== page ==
A dozen people showed up for a tour of the Medicine Hat Water Treatment Plant organized by Grasslands Naturalists. NEWS PHOTO SAMANTHA JOHNSON, Local Journalism Initiative Reporter

Grasslands Naturalists organized a tour of the Medicine Hat Water Treatment Plant for World Water Day on Wednesday recently. It was an inquisitive group and the tour, which was scheduled for 30 minutes, lasted nearly two hours.

The group learned about the entire process, starting at when water comes into the plant from the South Saskatchewan River to where it leaves once its clean.

The group learned that water coming in changes throughout the year. The Nephelometric Turbidity Unit is used to measure the presence of suspended products. The higher the NTU, the more solids are in the water and the dirtier it looks.

Water coming in from the river can be anywhere from 100 NTU to over 9,000 NTU. After a rainstorm, it can be around 400 NTU, but during the floods of 2013, the water coming in was closer to 9,100 NTU, which means more sediment that must be removed until it is clean enough to leave the plant. Clean drinking water has 0.05 NTU.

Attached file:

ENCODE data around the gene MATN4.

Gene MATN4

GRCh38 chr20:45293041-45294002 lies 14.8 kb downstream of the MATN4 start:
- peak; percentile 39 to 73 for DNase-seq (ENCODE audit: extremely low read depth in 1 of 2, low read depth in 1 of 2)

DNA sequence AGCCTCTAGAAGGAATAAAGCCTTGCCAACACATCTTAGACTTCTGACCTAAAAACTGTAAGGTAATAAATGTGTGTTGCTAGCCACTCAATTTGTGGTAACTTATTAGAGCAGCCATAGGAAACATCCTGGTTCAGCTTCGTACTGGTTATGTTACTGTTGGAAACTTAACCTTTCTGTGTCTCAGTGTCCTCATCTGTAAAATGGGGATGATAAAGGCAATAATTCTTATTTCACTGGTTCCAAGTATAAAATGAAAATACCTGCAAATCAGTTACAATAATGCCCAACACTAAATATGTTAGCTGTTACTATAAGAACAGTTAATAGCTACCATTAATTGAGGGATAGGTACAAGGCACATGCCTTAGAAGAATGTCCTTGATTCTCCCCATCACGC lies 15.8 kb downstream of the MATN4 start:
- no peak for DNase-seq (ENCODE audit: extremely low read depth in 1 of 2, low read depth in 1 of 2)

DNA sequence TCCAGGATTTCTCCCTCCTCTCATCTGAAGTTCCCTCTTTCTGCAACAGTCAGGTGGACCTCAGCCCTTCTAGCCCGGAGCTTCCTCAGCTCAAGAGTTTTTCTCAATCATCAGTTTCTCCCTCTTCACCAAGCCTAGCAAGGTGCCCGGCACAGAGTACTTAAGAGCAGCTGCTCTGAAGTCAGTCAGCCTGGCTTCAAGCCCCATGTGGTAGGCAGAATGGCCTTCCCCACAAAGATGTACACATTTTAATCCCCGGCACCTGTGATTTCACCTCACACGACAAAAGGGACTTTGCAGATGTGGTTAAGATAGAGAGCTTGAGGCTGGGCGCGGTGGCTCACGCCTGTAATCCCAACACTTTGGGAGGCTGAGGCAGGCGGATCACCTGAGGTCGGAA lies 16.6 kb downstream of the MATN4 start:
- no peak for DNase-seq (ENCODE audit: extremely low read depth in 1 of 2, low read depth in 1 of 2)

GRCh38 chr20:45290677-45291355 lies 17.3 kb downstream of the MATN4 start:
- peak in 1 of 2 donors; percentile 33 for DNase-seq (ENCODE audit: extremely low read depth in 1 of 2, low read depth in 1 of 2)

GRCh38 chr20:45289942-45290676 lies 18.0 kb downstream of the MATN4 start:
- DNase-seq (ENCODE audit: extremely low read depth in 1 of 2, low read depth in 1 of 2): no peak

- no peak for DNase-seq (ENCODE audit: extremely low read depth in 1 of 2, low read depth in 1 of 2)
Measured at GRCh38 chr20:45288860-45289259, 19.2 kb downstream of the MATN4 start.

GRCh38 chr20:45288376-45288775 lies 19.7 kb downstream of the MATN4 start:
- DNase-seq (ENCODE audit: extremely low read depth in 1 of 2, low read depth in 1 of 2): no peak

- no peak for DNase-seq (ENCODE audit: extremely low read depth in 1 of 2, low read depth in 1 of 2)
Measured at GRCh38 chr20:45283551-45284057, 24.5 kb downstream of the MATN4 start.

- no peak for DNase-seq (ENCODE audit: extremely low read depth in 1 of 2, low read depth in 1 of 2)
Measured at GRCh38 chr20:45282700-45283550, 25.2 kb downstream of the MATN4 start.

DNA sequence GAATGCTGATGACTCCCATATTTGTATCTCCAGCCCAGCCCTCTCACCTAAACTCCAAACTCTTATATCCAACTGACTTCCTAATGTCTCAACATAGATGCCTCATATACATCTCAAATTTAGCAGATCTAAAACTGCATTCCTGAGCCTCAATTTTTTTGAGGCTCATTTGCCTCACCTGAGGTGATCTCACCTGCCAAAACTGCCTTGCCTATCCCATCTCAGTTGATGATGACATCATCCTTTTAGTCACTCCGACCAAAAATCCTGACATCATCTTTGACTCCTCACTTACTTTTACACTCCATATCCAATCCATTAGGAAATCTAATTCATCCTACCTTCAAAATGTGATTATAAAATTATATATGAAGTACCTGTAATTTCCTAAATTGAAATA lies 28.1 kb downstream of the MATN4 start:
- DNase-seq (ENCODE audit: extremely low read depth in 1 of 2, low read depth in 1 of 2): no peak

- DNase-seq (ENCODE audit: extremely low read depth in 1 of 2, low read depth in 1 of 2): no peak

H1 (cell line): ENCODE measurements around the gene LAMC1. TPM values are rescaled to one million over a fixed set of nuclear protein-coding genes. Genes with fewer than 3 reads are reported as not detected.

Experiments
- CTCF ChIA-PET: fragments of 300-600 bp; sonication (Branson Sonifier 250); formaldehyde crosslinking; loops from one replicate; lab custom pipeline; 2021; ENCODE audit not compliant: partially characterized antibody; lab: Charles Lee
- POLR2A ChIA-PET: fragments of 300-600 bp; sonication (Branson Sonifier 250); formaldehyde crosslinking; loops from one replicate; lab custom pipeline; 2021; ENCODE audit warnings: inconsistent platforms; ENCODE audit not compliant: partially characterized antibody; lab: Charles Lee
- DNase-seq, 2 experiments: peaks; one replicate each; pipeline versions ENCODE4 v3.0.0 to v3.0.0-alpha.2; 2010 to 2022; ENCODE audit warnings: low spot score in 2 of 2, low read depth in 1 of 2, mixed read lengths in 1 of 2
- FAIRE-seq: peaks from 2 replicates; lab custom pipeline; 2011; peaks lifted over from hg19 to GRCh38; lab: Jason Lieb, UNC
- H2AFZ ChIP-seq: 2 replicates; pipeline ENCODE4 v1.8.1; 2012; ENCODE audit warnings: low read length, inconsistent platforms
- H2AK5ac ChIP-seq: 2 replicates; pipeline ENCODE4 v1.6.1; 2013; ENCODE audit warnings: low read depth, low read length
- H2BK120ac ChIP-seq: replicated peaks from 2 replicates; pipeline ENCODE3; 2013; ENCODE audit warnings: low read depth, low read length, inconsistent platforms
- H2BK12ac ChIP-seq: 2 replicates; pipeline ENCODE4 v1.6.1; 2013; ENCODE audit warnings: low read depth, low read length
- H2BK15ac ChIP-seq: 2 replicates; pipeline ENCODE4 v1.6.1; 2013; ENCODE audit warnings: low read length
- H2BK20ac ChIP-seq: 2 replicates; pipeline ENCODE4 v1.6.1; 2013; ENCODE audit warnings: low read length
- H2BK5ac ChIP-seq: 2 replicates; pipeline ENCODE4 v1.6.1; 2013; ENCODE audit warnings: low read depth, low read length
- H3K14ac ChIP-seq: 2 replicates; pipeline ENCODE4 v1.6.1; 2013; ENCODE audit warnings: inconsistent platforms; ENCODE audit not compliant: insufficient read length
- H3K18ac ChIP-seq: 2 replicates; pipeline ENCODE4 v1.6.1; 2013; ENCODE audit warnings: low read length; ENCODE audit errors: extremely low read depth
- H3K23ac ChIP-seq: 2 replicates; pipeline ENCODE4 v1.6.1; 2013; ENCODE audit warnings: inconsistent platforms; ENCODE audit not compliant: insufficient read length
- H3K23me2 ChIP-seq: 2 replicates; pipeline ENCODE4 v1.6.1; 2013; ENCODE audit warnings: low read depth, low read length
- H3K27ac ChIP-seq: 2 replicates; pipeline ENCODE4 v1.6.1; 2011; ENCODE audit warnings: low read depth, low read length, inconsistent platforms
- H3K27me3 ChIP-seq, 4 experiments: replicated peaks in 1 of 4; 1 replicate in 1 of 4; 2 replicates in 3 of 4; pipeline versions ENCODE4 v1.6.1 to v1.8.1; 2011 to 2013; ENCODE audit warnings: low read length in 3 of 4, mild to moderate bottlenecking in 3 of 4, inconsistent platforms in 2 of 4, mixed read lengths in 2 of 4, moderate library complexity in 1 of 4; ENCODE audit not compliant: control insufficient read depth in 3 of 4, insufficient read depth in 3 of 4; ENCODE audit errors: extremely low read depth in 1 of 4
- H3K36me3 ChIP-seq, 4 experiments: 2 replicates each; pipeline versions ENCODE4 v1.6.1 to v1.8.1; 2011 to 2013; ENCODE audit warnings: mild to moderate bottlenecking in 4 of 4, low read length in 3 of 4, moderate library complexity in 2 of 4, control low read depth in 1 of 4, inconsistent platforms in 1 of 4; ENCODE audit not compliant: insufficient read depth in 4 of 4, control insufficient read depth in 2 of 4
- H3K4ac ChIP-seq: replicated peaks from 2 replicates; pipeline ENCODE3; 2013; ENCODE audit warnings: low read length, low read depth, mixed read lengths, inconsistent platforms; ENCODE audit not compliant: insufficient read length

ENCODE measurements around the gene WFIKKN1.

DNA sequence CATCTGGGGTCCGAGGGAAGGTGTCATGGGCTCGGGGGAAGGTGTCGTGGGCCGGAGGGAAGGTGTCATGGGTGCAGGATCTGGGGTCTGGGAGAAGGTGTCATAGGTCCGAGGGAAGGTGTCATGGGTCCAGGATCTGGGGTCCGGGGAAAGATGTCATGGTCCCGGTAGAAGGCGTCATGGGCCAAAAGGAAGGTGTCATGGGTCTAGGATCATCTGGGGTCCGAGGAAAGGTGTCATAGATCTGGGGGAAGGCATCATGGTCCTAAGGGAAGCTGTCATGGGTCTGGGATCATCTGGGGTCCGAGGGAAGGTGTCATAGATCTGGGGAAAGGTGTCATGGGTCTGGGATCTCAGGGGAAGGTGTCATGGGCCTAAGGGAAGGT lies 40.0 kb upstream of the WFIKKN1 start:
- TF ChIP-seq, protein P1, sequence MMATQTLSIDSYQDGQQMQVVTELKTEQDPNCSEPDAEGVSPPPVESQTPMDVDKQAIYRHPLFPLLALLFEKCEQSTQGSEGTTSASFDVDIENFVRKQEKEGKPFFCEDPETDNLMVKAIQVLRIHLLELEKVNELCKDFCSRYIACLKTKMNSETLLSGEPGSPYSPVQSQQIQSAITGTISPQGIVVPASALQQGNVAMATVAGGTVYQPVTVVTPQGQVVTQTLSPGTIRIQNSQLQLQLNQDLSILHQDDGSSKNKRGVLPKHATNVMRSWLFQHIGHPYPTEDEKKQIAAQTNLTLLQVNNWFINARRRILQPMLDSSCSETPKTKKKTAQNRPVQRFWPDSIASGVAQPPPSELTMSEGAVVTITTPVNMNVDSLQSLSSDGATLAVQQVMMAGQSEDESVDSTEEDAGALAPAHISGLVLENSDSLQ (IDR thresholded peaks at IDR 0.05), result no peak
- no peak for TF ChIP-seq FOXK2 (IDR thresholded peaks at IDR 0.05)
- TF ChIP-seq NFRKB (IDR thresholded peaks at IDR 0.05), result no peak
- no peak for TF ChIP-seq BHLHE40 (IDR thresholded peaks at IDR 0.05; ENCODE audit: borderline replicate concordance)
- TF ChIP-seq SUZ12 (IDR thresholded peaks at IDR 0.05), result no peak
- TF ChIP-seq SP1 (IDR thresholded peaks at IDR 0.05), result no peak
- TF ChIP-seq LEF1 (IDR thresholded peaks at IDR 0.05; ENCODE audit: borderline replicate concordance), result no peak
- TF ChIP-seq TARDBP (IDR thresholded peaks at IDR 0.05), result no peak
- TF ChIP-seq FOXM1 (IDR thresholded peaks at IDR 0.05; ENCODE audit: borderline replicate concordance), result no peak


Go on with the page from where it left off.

Several questions focused on what is added to the water, such as charcoal, alum and permanganate, which act as coagulants to remove solids from the water. Without using them the water would never be as clean, and the coagulants do not remain in the water but are removed as part of the sediment. This sediment is currently returned to the river but will now need to be further processed into a dry cake and taken to the landfill.

There were lots of questions about addition of chlorine to the water. The water treatment plant now uses UV radiation as an end-stage disinfection process, which is why is chlorine still added.

While the water is clean leaving the plant, it still goes to the reservoir and through the distribution system. Chlorine remains in the water to deal with any contamination that might occur after it leaves the plant and before coming out of the tap.

One question that couldn’t be answered was about dealing with pharmaceuticals in the water. As they are molecules and not a sediment, there isn’t a process to deal with them. It is a human-made problem and part of the solution is returning unused medication to the pharmacy for disposal and not dumping them down the toilet.

By SAMANTHA JOHNSON, Local Journalism Initiative Reporter

Original Published on Mar 23, 2023

This item reprinted with permission from   Medicine Hat News   Medicine Hat, Alberta

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